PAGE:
go to http://www.michigan.org/blog and scroll down to The Most Ambitious Pure Michigan Road Trip Ever.
If you have time and you’re interested, here’s another cool video of people all over the world, dancing:
Something I know the answer to, but never get to talk about because nobody asks me and the topic never comes up
Q: Can you tell from observing the statue of a horse
and rider, how the rider died?
A: Bingo. I’ve known the answer to this for ages. If the horse has its two front feet off the ground, the soldier died in battle. If the horse has one foot off the ground, the soldier died of wounds received in battle. If all four of the horse’s feet are flat on the ground, the rider died of other causes.
Nobody seems impressed that I have memorized this important bit of historical trivia.
Just for fun, I Googled it and found out from one source that the story is only true of statues of Civil War soldiers; from another source, who refers to dozens of horse-and-rider statues, including some from the Civil War, that it’s not even true of Civil War soldiers. Yet another source claims the whole thing is an urban legend.
Just for the heck of it, I looked for information about a statue of Peter the Great on horseback dubbed The Bronze Horseman, which stands in St. Isaac’s Square in St. Petersburg, Russia (where in a few weeks I’ll get to see it LIVE, IN PERSON.) The statue is a symbol of St. Petersburg, much as the Statue of Liberty is the symbol for New York City. The horse is balanced on its back two feet; its front feet are raised. So -- did PTG die in battle?
I found out that while Peter the Great fought and won many battles – hmmm, was that what made him so Great? – Peter died at the age of 52 of a gangrenous bladder.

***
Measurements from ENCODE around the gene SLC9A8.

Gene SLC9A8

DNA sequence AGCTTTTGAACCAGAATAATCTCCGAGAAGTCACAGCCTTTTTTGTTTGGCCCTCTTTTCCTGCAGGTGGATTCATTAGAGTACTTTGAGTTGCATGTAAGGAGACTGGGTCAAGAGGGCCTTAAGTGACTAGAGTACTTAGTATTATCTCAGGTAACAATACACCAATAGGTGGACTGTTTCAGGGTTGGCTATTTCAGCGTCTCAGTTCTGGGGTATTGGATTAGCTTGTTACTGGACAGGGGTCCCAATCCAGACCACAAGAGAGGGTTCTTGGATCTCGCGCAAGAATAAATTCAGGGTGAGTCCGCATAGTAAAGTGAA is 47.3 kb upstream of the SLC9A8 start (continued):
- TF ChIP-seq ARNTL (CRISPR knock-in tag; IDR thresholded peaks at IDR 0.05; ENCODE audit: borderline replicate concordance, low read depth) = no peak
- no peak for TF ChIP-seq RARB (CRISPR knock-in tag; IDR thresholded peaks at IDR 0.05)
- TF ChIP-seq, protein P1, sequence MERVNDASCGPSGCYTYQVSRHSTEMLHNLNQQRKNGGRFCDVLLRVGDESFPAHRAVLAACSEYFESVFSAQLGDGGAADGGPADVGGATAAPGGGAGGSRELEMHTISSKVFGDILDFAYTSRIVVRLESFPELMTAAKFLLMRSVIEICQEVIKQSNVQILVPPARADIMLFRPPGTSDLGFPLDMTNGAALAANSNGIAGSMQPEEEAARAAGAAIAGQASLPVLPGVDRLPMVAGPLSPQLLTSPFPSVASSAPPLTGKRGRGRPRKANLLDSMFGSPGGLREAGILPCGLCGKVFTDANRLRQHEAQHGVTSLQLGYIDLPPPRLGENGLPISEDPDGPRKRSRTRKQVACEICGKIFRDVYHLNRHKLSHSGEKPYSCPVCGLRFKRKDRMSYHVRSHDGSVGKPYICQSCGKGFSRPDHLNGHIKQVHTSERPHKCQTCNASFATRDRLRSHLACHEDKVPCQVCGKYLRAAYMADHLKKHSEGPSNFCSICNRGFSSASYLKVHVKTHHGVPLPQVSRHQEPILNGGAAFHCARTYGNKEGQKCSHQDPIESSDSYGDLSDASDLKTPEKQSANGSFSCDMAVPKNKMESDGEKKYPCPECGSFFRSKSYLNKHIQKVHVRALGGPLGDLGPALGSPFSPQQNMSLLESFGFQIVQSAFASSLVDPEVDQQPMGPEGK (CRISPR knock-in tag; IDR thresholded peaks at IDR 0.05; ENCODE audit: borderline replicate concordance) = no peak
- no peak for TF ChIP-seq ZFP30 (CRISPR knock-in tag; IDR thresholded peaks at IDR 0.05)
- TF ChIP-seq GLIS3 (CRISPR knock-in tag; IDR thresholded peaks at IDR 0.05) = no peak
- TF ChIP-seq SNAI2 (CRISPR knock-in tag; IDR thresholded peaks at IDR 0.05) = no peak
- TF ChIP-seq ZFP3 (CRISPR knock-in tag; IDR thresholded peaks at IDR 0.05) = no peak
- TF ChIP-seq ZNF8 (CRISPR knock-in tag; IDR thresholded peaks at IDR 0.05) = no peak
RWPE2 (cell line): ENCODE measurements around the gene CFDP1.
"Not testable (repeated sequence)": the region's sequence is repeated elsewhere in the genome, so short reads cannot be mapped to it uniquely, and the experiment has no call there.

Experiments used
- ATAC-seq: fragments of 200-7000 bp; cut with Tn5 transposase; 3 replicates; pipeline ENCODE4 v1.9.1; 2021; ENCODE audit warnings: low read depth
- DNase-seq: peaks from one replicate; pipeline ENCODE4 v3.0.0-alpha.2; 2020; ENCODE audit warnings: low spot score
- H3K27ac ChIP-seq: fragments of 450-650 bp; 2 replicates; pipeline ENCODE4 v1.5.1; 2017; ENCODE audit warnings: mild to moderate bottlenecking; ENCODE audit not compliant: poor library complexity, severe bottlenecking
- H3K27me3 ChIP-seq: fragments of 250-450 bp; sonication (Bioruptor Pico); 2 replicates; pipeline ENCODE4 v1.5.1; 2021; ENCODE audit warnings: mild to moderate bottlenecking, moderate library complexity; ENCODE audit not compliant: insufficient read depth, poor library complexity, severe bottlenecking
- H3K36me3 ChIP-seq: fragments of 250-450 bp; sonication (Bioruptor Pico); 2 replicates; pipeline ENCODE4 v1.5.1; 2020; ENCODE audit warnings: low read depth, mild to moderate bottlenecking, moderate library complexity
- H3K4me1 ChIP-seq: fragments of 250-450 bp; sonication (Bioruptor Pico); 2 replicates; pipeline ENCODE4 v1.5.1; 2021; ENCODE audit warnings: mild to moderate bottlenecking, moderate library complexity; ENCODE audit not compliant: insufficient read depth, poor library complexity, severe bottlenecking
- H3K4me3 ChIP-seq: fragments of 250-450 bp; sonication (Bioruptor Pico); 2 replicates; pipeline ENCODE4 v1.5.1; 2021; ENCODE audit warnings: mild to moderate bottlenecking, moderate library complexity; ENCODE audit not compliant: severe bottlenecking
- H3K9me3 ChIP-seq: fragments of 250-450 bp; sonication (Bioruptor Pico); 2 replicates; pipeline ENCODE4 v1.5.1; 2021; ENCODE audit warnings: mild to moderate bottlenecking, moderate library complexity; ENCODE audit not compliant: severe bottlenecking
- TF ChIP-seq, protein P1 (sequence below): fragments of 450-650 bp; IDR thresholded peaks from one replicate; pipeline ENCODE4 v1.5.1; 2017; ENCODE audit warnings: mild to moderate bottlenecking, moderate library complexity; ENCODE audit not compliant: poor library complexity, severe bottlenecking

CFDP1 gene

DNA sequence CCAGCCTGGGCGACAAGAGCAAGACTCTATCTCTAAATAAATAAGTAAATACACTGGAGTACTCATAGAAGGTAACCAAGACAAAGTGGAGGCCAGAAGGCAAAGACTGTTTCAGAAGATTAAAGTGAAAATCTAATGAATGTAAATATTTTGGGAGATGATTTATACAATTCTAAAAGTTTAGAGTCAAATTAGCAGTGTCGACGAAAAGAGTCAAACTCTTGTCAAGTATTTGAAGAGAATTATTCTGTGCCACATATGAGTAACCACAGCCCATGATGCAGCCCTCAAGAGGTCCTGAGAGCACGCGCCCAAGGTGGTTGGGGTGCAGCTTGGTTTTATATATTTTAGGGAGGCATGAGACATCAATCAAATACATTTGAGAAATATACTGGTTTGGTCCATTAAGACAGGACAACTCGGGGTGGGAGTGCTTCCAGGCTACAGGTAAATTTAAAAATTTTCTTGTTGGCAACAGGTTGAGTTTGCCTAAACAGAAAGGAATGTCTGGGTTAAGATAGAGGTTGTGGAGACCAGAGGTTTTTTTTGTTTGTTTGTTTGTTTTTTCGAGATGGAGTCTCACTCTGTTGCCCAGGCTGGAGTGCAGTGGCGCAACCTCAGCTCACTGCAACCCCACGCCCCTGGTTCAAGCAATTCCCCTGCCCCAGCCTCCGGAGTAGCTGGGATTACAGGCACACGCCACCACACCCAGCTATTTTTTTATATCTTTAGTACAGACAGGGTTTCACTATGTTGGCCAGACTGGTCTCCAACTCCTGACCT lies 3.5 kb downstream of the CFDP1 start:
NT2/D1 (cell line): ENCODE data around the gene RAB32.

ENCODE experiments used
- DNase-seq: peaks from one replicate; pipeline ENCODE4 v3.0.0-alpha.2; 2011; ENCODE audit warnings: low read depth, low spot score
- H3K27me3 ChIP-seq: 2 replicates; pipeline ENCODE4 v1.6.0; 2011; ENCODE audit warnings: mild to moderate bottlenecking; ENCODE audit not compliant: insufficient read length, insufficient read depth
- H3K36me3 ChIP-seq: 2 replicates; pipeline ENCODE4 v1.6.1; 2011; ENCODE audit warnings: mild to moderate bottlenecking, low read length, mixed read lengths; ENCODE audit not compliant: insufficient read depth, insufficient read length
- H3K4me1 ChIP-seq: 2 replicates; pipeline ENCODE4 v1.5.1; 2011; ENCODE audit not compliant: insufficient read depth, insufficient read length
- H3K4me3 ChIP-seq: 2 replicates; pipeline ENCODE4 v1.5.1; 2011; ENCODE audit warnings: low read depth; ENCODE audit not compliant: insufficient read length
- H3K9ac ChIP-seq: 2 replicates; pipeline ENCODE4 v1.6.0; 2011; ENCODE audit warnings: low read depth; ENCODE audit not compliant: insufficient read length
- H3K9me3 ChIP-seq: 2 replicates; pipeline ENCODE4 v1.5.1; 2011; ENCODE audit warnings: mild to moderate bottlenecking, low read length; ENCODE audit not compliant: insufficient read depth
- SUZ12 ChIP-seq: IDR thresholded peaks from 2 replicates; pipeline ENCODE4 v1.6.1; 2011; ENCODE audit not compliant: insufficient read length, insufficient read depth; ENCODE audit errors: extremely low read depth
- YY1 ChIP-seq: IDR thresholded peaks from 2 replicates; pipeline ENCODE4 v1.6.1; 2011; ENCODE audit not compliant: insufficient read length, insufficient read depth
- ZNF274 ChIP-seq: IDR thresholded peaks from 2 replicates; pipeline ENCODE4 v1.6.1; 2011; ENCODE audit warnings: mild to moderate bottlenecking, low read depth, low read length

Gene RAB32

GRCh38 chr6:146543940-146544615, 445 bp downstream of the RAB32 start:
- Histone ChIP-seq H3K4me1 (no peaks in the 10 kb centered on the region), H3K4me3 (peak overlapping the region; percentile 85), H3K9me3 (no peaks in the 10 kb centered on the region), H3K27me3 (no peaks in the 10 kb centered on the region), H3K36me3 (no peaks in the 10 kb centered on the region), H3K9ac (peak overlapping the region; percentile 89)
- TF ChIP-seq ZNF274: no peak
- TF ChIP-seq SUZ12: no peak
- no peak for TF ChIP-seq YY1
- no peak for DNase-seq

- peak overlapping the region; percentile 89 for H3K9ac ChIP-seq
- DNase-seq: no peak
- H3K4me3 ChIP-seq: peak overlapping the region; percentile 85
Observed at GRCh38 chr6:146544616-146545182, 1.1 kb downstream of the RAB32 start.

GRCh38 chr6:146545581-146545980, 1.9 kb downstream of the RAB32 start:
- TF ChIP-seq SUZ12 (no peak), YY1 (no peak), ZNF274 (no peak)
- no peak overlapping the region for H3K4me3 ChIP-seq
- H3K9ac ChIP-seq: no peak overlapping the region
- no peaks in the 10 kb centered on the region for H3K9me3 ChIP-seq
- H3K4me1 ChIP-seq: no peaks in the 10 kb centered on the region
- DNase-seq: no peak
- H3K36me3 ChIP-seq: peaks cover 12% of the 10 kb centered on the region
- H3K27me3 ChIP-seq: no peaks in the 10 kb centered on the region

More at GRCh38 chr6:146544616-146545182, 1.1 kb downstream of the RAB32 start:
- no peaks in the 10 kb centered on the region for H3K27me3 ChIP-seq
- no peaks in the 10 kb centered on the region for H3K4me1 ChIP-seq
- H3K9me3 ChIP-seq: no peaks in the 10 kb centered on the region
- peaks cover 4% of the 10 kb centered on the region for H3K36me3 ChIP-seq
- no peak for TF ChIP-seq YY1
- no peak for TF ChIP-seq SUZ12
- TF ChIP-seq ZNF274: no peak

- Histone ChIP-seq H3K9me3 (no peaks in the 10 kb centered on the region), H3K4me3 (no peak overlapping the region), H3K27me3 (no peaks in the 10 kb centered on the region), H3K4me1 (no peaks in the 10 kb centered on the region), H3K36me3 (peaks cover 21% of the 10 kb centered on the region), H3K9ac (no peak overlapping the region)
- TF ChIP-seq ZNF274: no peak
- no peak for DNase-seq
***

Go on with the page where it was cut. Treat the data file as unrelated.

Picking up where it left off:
From one of my Googled sources:
“In the winter of 1723, Peter, whose overall health was never robust, began having problems with his urinary tract and bladder. In the summer of 1724 a team of doctors performed surgery releasing upwards of four pounds of blocked urine.”
“Peter remained bedridden until late autumn. In the first week of October, restless and certain he was cured, Peter began a lengthy inspection tour of various projects. According to legend, while on the Finnish Gulf to inspect some ironworks, Peter saw a group of soldiers drowning not far from shore and, wading out into near-waist deep water, came to their rescue.
“This icy water rescue is said to have exacerbated
Peter's bladder problems and caused his death.
“The story, however, has been viewed with skepticism by some historians, pointing out that the German chronicler Jacob von Stahlin is the only source for the story and it seems unlikely that no one else would have documented such an act of heroism.
“This, plus the interval of time between these actions and Peter's death seems to preclude any direct link.”
So much for my smarty pants I-know-something-you-don’t-know attitude.
The painting on the top left side of of this blog is by Vasily Ivanovich Surikov. It depicts The Bronze Horseman statue. Catherine the Great commissioned French sculptor Etienne Maurice Falconet to create the statue, which took more than a dozen years to cast. It was unveiled in 1782, 57 years after Peter’s death.
This painting by Vasily Ivanovich Surikov depicts The Bronze Horseman, a statue of Peter the Great on horseback in front of St. Isaac’s Cathedral in St. Petersburg, Russia. Catherine the Great commissioned French sculptor Etienne Maurice Falconet to create the statue, which took more than a dozen years to cast. It was unveiled in 1782, 57 years after Peter’s death.
Following are seven short critiques of books I’ve read recently. Some were very good, some pretty good, one bad, one ugly. All are filtered through my decidedly biased 72-year-old brain.